The widow of a well-known Tamworth funeral director who died in 2017 poured a tot of his favourite whisky over a bench unveiled in his memory.
The granite bench records Bill Galvin’s 25-year service to the profession he took up after retiring from the Army. He was second in command of Tamworth Co-op’s funeral division for a decade and conducted hundreds of local ceremonies.
His widow Gladys pulled back a drape to reveal the inscription at the unveiling organised by his former colleagues. She then toasted her late husband by pouring a miniature bottle of his favourite whisky over the bench.
Mr Galvin, a retired Squadron Sergeant Major with the Army Air Corps, who saw active service in the Falklands and Northern Ireland, died aged 66 in March 2017 after a short illness.
Paying tribute to the father-of-two, Tamworth Co-op Funeral Service general manager Amanda Woodward described him as ‘her rock’, adding: “I worked with Bill for 10 years and from the moment we met we got on like a house on fire. I enjoyed every moment of working with him. Bill will never be forgotten. He leaves such a gap in our lives and was a wonderful man. We wanted to do something special to remember him. I miss him tremendously.”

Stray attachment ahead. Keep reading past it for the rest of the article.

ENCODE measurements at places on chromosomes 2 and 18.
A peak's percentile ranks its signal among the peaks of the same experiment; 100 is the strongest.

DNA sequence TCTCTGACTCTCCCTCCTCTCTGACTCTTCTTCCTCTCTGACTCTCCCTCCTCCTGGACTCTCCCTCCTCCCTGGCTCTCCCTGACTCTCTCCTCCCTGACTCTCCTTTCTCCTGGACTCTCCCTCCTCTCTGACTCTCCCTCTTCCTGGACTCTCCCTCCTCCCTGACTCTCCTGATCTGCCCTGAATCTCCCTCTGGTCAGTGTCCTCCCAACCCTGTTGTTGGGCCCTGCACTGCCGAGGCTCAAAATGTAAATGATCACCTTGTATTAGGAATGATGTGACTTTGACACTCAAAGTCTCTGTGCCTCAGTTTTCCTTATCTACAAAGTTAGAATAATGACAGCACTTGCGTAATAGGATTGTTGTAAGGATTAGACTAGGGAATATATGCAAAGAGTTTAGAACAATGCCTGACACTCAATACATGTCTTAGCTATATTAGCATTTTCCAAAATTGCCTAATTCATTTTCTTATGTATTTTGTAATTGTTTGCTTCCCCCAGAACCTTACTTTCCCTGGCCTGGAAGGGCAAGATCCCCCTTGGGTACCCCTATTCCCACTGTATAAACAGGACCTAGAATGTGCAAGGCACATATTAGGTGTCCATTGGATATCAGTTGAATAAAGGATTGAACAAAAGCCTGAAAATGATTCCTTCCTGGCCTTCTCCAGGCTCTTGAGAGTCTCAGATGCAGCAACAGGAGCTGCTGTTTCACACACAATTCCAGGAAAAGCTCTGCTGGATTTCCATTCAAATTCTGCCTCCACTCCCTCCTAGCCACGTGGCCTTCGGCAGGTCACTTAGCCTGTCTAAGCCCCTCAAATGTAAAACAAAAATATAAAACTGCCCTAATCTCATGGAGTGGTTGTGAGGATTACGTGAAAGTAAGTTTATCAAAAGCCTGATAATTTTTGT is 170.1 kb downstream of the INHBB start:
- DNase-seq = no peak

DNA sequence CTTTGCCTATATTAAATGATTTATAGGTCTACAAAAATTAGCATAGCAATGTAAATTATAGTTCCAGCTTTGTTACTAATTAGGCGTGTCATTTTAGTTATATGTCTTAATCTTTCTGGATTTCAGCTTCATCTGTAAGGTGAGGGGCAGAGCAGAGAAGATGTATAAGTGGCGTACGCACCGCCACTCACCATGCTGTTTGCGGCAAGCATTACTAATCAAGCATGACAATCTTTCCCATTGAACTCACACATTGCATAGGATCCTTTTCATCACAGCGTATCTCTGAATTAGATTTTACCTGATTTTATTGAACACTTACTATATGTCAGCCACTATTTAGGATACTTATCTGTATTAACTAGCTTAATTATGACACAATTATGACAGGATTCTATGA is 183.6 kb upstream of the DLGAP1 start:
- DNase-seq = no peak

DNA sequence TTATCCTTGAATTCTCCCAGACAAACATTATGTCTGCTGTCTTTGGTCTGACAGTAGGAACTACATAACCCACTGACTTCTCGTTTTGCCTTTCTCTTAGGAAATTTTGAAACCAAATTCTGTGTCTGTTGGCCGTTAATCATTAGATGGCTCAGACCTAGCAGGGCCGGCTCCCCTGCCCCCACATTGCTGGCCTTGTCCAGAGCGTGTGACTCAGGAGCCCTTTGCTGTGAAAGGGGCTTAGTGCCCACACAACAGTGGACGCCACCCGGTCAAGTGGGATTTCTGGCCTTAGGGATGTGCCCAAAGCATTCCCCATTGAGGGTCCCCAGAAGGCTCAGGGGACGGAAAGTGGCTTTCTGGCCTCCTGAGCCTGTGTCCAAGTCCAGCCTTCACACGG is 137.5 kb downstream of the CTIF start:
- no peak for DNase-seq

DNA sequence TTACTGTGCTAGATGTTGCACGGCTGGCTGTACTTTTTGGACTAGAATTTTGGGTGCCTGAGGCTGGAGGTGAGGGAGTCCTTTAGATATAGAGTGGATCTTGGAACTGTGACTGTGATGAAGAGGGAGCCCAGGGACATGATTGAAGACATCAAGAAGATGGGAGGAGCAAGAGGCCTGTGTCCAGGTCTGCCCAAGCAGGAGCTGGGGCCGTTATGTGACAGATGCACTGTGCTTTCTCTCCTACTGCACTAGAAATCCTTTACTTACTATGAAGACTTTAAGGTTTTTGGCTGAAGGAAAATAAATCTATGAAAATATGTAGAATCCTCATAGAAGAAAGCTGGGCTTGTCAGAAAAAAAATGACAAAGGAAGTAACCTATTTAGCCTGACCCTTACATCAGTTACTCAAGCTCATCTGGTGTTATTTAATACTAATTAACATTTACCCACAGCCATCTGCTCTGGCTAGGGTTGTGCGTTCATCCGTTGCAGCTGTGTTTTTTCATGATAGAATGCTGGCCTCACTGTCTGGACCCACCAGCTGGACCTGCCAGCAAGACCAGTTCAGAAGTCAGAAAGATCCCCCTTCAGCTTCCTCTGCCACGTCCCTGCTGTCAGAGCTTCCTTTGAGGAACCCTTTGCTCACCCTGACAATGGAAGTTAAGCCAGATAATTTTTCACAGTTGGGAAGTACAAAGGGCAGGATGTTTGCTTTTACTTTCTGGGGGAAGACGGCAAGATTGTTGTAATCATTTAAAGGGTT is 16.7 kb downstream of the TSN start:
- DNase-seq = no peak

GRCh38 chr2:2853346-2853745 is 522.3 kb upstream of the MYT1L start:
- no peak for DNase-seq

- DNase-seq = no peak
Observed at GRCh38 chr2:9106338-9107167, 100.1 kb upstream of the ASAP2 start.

Glen Speak, who took over from Mr Galvin as deputy general manager of the funeral service when he retired in 2015, was also present at the event.
Mr Galvin, who was originally from Shotts in Scotland, completed five tours of Northern Ireland during his time with the Army Air Corps, the combat aviation arm of the British Army, whose soldiers wear distinctive blue berets. He also took part in the liberation of the Falklands Islands in 1982.
He was based at Tamworth Co-op’s main funeral premises in Upper Gungate for much of his time, but travelled to all its other branches as part of his job. The bench stands outside Tamworth Co-op’s Halliwell funeral home in Heath Hayes where he lived for many years.
Mr Galvin was proud of his Scottish roots and his adopted county. He referred to himself as a ‘Staffordshire Jock.’ Following his time in the Army he discovered a new vocation after arranging his mother’s funeral and being offered a job at a local funeral home. He joined Tamworth Co-operative Society’s funeral service in 2005 as deputy general manager.
Mrs Galvin said: “I will come and sit on the bench because it is such a lovely reminder of Bill. He was a complete people person. He used to lead the funeral cortege with his cane, which I keep in the house. He was really graceful with it. I think it was because of his military background. Many people would ask for Bill to conduct their relatives’ funerals. He called me ‘My Gladys’ and meant everything to me.”
Mr Galvin planned his own funeral and included several personal touches including a Scottish piper. His coffin was draped in the Union flag and inscribed with the emblems of his two favourite football clubs – Celtic and Aston Villa.